Forum for Science, Industry and Business

Sponsored by:     3M 
Search our Site:

 

Why solar cells lose potency

20.06.2005


Commercial products such as laptop computer monitors and solar-powered calculators are constructed from a light-sensitive material with a peculiar problem: When exposed to intense light, it forms defects, reducing the efficiency of the solar cells by 10 to 15 percent.

Scientists have been pondering this flaw since the 1970s, because the material – hydrogenated amorphous silicon, or a-Si:H – has important applications for solar energy generation. A new study reported in the June 13 issue of the journal Applied Physics Letters, however, suggests that Ohio University scientists may have found the root of the problem.

When this photovoltaic material is exposed to intense light, hydrogen atoms move into new arrangements in which some silicon atoms become bonded to two silicon and two hydrogen atoms, creating a structure called silicon dihydride, or SiH2, said David Drabold, Presidential Research Scholar and professor of physics and astronomy at Ohio University, who co-authored the paper with graduate student Tesfaye Abtew and P. C. Taylor, Distinguished Professor of Physics at the University of Utah.



It’s a process analogous to what happens when light hits photographic film, Drabold explained. Light prompts small clusters of silver atoms to accumulate at the surface and form an image. In the case of the photovoltaic material, however, light makes hydrogen atoms move, which creates undesirable defects.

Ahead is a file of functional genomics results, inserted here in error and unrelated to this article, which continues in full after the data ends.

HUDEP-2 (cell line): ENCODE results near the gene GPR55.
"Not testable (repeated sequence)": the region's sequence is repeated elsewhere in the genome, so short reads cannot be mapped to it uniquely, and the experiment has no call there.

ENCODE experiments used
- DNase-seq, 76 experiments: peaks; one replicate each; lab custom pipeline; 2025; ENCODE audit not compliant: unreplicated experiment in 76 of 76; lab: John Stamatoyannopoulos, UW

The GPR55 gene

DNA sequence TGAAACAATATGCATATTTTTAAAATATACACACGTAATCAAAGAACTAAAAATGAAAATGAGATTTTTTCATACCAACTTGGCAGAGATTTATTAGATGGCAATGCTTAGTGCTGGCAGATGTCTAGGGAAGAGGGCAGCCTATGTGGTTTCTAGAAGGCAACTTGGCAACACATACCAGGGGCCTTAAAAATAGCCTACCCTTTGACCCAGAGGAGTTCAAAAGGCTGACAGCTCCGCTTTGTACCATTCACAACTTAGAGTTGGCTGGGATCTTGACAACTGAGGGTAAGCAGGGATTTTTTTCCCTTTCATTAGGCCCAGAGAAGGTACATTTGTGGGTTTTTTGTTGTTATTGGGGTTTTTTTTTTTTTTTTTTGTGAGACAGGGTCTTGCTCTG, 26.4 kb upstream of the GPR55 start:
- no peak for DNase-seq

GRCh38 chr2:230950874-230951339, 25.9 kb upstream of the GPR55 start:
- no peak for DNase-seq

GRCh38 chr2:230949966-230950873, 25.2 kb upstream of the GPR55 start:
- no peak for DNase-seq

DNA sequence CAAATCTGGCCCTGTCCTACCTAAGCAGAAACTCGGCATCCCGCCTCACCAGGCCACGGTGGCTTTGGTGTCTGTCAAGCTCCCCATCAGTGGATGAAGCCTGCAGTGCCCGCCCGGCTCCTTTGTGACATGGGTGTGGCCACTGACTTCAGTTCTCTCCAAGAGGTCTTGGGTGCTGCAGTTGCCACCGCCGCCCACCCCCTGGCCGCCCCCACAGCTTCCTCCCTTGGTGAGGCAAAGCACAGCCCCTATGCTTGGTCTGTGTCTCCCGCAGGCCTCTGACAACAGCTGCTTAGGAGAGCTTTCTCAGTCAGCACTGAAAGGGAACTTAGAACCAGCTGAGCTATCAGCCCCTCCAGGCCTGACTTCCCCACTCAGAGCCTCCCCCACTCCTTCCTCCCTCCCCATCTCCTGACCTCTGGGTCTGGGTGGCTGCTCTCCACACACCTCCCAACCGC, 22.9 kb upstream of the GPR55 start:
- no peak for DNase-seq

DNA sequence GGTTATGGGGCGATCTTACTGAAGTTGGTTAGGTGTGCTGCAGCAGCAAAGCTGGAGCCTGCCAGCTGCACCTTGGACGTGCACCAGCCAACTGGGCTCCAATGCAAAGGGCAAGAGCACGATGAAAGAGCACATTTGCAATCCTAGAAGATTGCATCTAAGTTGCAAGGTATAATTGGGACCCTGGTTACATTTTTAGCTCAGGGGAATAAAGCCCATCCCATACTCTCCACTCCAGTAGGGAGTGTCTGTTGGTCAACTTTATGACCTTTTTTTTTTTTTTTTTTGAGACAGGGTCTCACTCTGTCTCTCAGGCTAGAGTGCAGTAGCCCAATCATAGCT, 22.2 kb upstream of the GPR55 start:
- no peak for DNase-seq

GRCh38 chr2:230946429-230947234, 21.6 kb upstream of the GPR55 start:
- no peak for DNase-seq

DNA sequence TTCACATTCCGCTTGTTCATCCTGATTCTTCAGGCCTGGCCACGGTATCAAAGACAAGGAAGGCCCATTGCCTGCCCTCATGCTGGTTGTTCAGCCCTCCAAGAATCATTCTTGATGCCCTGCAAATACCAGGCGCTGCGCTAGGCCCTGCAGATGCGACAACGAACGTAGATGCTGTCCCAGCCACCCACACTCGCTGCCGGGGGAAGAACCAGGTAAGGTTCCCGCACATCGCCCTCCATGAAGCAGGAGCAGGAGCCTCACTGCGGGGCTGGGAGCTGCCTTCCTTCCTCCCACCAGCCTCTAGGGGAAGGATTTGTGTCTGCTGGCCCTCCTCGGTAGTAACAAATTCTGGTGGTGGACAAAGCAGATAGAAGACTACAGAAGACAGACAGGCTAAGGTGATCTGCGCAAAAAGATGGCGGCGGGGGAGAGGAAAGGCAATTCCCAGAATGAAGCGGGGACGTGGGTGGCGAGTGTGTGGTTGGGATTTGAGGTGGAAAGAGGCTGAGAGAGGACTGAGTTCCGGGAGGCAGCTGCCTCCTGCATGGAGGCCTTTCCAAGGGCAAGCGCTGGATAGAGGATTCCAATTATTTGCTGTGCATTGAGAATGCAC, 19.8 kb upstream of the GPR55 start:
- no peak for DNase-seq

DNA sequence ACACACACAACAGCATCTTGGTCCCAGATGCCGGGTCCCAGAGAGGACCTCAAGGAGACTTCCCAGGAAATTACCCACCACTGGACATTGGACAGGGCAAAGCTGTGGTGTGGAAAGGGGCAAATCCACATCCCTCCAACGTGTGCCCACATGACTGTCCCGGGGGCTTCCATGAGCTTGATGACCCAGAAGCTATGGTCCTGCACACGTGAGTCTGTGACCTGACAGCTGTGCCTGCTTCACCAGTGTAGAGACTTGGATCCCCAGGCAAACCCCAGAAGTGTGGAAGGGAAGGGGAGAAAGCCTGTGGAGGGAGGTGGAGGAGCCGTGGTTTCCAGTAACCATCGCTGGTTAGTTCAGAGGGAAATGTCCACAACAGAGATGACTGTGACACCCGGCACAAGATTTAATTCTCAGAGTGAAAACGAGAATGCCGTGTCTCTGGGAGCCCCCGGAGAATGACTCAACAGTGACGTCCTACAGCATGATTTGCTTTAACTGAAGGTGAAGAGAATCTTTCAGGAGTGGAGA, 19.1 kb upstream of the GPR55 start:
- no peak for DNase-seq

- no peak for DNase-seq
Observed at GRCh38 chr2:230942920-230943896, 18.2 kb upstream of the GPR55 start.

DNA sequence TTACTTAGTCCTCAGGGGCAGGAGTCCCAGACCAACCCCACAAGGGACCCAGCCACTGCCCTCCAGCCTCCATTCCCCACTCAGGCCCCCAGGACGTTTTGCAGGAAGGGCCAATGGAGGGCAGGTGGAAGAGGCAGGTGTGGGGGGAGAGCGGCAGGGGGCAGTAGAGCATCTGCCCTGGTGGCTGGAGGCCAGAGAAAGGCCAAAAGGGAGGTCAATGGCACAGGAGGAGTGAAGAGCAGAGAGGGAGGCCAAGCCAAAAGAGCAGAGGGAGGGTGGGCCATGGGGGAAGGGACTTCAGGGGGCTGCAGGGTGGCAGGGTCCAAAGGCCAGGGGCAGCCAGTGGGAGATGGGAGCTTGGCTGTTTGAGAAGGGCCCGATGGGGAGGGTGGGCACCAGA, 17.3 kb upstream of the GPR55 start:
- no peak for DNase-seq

Drabold and Abtew came to the conclusion after running quantum mechanical computer simulations of how the atoms in the material respond to light. The work is based jointly on the simulations and on experimental findings by Taylor and his group.

"This isn’t a fatal effect, but it does reduce performance. It would be nice if the problem could be ameliorated some," said Drabold, who is funded by the National Science Foundation.

The scientists currently are devising further models to explain how hydrogen motion and creation of SiH2 wreak havoc on the solar cells, and are beginning to understand its pathways, he added.

Though a-SiH isn’t the only photovoltaic material of interest to the solar power industry, figuring out to address the flaw could lead to improvements in this important class of solar cells, Drabold said.

"If you can figure out what is going on, at least you have some reasonable guidance for how to solve it, such as adding some impurity to block it," he said.

Though popularly used in consumer products such as flat-screen computer monitor displays and calculators, a-Si:H materials also have potential for large-scale energy production. They are almost as efficient as conventional electric generation, especially in sunny areas, and they don’t generate greenhouse gases, he noted.

Andrea Gibson | EurekAlert!
Further information:
http://www.ohio.edu

More articles from Power and Electrical Engineering:

nachricht IHP presents the fastest silicon-based transistor in the world
05.12.2016 | IHP - Leibniz-Institut für innovative Mikroelektronik

nachricht High-precision magnetic field sensing
05.12.2016 | ETH Zurich

All articles from Power and Electrical Engineering >>>

The most recent press releases about innovation >>>